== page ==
Malone is still good for a couple of drops a game, Ethan Wolf and Jason Croom have been wildly inconsistent at tight end, and then there’s the Preston Williams drama. He’s out of the program now. Tyler Byrd is one bright spot. However, Josh Smith has severely under-achieved. Overall, this unit has made plays, but it has come up far short of what it could be.

Offensive Line: B-

We have to take this unit with a grain of salt. The offensive line earned an A+ for its blocking against the Florida Gators, Georgia Bulldogs, and Texas A&M Aggies. However, the other four games have been disasters. Coleman Thomas was a disaster to start the year, Drew Richmond has not yet picked up the system, and Tennessee football is thinner at the position than we initially thought.

That would all be enough to give this unit a C-, but they have battled so many unfortunate injuries since the start of the year that we have to give them a break. As a result, they just get a B-.

Overall Offensive Grade: B

The Tennessee football offense has been averaging 393 yards and over 35 points a game. That’s enough to give it a B, but it should be higher. Joshua Dobbs has been the only guy to really live up to his potential throughout the first part of the season. The rest of the guys need to step up, and this could definitely be an A grade by the end of the year.

Oct 8, 2016; College Station, TX, USA; Tennessee Volunteers defensive end Derek Barnett (9) in action during the game against the Texas A&M Aggies at Kyle Field. The Aggies defeat the Volunteers 45-38 in overtime. Mandatory Credit: Jerome Miron-USA TODAY Sports


Defensive Line: A

Is there any surprise here? The Tennessee football defensive line has lived up to every bit of its expectations, and that’s thanks in large part to Derek Barnett. The junior defensive end is once again doing what he always does, racking up sacks in big games. Barnett has six sacks on the year, all in the four SEC games, and he has forced two fumbles. Corey Vereen has another two sacks.

Tennessee could play better at the tackle spot, but they’ve overcome an injury to Kahlil McKenzie, the early suspension of Alexis Johnson, and the recent dismissal of Danny O’Brien there. So considering what they’ve dealt with, we can’t fault them too much. Kendal Vickers has been solid. And they’ve allowed the ends to be dominant.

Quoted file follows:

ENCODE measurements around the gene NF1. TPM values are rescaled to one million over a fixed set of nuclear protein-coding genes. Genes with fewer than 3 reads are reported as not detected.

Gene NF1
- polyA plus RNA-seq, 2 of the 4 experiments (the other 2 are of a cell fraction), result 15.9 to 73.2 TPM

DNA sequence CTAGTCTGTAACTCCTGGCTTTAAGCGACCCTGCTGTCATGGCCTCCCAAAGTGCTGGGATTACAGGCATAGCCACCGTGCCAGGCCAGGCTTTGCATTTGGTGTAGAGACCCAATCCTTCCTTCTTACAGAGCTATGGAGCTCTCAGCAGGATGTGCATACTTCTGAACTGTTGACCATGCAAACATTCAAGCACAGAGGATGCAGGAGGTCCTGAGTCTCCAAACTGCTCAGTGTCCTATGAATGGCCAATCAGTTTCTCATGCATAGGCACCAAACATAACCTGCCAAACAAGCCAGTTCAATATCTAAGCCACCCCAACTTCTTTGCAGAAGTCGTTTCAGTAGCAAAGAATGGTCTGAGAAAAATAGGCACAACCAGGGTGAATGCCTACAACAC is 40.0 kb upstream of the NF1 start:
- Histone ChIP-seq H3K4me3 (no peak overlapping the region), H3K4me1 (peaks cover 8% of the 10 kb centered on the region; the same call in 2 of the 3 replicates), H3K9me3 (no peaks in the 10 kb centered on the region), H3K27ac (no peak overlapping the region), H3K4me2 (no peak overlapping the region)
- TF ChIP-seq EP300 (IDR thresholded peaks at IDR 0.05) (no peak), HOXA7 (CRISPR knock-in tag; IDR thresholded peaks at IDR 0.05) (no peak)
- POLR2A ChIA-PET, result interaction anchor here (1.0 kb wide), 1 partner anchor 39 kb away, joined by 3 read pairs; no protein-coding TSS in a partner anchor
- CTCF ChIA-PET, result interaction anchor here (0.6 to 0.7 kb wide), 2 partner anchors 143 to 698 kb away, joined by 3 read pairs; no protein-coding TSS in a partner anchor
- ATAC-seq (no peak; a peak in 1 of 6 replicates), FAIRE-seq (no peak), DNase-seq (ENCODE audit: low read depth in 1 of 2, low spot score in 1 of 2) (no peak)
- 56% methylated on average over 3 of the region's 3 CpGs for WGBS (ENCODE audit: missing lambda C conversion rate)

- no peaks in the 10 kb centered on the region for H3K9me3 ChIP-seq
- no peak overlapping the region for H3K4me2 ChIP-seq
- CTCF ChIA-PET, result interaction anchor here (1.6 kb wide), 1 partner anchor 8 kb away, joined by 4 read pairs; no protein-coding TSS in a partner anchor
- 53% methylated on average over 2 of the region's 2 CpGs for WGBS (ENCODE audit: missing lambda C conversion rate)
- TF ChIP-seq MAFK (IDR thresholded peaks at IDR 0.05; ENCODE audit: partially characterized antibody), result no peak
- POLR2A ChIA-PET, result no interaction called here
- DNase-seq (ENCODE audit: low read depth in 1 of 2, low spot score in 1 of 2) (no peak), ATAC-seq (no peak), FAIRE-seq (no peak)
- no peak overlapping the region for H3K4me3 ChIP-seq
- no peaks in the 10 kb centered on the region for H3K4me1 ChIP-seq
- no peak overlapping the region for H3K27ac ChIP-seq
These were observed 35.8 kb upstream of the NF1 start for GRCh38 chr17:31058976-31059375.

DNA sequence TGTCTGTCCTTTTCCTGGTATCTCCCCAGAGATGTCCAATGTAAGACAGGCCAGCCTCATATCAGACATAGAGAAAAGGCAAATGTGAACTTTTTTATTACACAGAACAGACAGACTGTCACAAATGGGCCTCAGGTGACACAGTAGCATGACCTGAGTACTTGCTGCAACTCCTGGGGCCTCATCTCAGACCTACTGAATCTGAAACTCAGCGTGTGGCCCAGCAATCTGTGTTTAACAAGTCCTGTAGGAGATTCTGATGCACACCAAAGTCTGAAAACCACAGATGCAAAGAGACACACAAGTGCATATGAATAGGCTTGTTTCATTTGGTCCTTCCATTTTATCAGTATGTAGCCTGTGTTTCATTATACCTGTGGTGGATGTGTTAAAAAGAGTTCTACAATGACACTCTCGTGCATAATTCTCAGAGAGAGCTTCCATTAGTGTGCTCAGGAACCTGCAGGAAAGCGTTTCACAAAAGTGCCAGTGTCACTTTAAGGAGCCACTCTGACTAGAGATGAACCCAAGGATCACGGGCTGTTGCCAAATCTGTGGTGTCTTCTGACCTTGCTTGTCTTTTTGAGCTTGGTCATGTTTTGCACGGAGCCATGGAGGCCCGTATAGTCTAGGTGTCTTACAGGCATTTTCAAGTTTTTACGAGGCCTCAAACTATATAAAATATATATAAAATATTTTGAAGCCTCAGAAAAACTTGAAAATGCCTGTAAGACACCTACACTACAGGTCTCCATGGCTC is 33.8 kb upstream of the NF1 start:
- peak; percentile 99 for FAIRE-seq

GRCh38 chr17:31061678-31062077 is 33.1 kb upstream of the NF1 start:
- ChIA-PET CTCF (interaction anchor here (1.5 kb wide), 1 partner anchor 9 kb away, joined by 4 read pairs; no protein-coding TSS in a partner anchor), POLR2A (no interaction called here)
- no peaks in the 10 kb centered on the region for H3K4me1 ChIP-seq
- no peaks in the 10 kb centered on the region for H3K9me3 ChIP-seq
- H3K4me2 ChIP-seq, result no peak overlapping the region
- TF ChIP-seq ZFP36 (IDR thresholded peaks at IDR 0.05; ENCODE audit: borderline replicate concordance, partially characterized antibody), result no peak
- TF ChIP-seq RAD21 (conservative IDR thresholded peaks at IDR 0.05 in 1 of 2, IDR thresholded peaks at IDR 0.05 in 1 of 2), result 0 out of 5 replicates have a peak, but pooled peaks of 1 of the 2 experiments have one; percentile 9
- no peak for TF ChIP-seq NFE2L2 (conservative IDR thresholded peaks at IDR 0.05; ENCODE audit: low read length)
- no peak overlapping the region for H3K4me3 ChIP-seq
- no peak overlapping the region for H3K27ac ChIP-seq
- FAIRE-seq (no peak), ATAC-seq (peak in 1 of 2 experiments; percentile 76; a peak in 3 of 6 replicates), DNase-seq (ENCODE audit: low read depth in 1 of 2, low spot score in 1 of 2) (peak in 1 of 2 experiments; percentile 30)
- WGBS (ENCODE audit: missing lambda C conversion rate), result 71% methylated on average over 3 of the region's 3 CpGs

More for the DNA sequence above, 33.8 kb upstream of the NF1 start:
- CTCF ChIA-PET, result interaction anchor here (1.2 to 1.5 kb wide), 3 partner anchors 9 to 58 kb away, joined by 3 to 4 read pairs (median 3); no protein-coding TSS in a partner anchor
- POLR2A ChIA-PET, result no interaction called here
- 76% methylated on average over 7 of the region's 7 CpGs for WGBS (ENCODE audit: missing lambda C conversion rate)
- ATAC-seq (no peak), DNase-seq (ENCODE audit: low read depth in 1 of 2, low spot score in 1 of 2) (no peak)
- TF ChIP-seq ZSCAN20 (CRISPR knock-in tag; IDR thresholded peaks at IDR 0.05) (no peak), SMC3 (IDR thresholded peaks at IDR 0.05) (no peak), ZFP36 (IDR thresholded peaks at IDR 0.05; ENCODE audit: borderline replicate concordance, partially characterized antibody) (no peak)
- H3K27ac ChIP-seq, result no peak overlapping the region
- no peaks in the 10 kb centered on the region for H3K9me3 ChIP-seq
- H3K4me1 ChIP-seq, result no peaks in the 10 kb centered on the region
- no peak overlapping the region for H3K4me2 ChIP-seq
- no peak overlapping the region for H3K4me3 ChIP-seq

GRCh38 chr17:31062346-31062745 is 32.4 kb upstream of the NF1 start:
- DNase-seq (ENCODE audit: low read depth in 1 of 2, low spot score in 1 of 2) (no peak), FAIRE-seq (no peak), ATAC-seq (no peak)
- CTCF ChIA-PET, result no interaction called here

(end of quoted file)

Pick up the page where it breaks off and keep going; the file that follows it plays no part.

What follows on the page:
Linebackers: C+

Obviously, this is not their fault. Darrin Kirkland Jr. went down in the second game of the season, and Jalen Reeves-Maybin went out the next week. So the Vols have been without their two projected starters since SEC play began.

However, we have to call the inconsistencies like we see it. As hard as Colton Jumper plays, he’s week to week. He played great against Florida and Texas A&M but awful against Georgia and Alabama. And the Vols have found no consistency at the other linebacker spot. Really, this should just be a generic C. But considering what they’ve dealt with, we gave them a C+. With Reeves-Maybin gone for the year, the unit is in trouble. Kirkland seriously needs to get healthy.

Secondary: B-

Just like the linebackers, the secondary has had issues mainly due to injuries. However, the unit still has only given up 207 yards per game, so it could be a lot worse. Emmanuel Moseley and Baylen Buchanan have gotten better with time. Todd Kelly Jr. finally settled down and became the playmaker he needs to be when SEC play started.

If Cameron Sutton, Justin Martin, and Micah Abernathy can return to full health, Tennessee football could have one of the most elite secondaries in the country.

Overall defensive grade: B

Given the averages, the defense should probably have a better grade than the offense. However, they have given up far too many points to some mediocre offenses. The reason they get a break is due to all of the unfortunate injuries, which we’re taking into account. We’ll be able to give this unit a more accurate grade during the stretch run when everybody is healthy.